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[Caml-list] Out-of-memory faults and other cygwin issues
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Date: -- (:)
From: Xavier Leroy <xavier.leroy@i...>
Subject: Re: [Caml-list] Out-of-memory faults and other cygwin issues
> Does anyone know what triggers ocaml to crash on an "out-of-memory"
> error?  I'm currently using ocaml on cygwin, and I find that my program
> often crashes after the memory size reaches about ~200 megs.  This
> happened on a machine with a gig of ram and that didn't have all that
> much else running.

The Caml heap is composed of several largish blocks (about 256 Kb)
allocated with malloc().  When the heap is full, a new block is
allocated with malloc(); if this fails, the Out_of_memory exception
is raised.

Apart from this, Out_of_memory can also be raised by the structural
comparison functions (=, <>, <, etc) when their internal stack become
too large.  This can happen if you compare two cyclic or extremely
deep data structures.

You can get some insight on the cause of an Out_of_memory exception by
setting the OCAMLRUNPARAM variable to "v=63".  This causes the GC to
print a narrative trace of what it's doing.

> Another thing I've noticed is that ocaml doesn't seem to collect memory
> at the times I expect it to.  In particular, after clearing all
> references to the big memory structures and running Gc.full_major and
> Gc.collect (in that order), the memory size (as measured by the Windows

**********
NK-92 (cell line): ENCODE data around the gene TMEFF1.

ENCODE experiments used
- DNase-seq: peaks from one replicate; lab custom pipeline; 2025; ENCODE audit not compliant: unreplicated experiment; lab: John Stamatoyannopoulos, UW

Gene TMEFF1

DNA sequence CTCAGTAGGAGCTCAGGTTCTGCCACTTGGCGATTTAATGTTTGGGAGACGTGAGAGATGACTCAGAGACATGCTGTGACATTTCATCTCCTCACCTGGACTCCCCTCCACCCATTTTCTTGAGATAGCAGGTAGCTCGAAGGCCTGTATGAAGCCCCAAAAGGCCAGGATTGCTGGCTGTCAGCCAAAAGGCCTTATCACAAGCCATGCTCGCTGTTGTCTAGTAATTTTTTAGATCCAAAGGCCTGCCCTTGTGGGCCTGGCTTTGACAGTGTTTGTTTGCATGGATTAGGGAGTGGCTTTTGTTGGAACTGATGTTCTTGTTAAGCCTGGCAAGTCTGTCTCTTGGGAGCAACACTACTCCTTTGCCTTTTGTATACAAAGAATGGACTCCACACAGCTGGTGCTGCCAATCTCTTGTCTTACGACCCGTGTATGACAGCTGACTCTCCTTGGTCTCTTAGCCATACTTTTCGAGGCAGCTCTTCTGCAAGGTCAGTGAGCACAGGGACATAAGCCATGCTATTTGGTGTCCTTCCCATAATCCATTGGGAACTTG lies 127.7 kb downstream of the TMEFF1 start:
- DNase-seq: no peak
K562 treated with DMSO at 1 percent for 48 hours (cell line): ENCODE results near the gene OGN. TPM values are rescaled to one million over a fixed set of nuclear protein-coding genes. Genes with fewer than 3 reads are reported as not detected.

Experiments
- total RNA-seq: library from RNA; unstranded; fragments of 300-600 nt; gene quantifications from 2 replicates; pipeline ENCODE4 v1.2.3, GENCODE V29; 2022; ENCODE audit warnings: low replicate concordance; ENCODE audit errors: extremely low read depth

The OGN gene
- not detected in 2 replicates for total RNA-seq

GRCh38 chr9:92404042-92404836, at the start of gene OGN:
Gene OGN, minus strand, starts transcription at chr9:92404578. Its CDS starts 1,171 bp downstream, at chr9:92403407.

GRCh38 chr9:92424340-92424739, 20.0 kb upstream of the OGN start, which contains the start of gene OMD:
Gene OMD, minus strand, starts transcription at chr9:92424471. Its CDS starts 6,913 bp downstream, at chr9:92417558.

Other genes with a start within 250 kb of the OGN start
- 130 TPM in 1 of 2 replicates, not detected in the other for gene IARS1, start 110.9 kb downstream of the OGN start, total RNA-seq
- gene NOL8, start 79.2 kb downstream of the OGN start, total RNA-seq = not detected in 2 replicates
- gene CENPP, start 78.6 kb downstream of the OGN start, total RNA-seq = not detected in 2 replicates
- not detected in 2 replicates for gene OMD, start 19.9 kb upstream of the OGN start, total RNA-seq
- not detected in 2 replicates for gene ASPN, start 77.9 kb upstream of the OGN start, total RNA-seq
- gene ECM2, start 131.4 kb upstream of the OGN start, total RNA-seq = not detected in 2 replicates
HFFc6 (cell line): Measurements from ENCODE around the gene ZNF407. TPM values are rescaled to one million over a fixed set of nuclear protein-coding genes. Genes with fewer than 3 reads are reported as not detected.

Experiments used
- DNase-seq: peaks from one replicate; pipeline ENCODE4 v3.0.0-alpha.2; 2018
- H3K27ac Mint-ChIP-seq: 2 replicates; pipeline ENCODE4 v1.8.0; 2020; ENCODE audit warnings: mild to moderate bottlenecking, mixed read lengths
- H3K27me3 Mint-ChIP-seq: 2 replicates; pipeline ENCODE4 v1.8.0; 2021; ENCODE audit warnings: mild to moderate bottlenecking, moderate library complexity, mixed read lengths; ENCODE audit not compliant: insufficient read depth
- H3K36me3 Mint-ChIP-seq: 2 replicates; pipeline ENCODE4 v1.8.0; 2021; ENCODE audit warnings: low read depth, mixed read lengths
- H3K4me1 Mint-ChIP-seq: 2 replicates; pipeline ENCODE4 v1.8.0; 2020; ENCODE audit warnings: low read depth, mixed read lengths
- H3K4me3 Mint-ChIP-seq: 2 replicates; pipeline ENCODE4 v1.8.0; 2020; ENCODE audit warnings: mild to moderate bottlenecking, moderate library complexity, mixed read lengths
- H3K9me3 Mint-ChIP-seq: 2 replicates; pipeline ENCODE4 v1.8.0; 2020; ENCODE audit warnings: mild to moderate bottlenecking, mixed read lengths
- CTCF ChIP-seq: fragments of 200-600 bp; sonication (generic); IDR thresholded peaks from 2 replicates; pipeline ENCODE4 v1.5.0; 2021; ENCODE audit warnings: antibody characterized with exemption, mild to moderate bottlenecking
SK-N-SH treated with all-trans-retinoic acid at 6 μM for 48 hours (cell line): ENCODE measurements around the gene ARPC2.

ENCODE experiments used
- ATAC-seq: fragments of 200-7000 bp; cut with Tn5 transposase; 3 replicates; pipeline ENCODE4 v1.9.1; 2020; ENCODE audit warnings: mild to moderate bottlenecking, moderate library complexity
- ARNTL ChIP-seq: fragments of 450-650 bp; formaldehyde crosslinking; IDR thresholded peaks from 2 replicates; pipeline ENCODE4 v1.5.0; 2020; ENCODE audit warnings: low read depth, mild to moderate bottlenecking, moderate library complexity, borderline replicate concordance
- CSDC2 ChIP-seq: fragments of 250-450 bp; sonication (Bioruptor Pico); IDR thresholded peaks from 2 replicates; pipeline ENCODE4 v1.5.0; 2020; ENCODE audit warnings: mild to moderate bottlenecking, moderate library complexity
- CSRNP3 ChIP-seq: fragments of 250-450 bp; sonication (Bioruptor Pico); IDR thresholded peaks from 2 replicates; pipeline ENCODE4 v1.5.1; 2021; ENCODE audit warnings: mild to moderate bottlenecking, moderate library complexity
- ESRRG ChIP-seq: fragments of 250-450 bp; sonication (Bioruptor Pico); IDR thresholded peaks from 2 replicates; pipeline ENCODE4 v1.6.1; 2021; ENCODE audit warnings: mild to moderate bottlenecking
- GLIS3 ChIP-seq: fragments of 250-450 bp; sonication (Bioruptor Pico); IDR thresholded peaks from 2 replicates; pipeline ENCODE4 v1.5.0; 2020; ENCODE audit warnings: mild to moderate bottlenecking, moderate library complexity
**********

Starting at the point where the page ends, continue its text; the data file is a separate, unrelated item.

> task manager) doesn't immediately go down.  It's possible that I've
> neglected to clear my memory references, but I don't think that's it. 

When a heap block becomes empty (e.g. after GC compaction moved all
live objects to other heap blocks), this block is returned *to the C
memory allocator* by calling free().  However, many implementations of
free() will not return this memory to the OS, but rather keep it
around for later use.  In this case, external tools like the task
manager show no decrease in memory usage.

> Another odd and regrettable thing I've noticed about ocaml-on-cygwin is
> that when it crashes with a stack error, on cygwin it does so
> silently--no error message at all.  Anyone know if this is something
> that can be worked around?

ocamlopt-generated code operates on the system stack, and recovering
cleanly from a system stack overflow is very highly OS-dependent.
Currently, this is supported only under Linux/x86 and BSD/x86.  I
haven't figured out how to do it under Cygwin.

- Xavier Leroy
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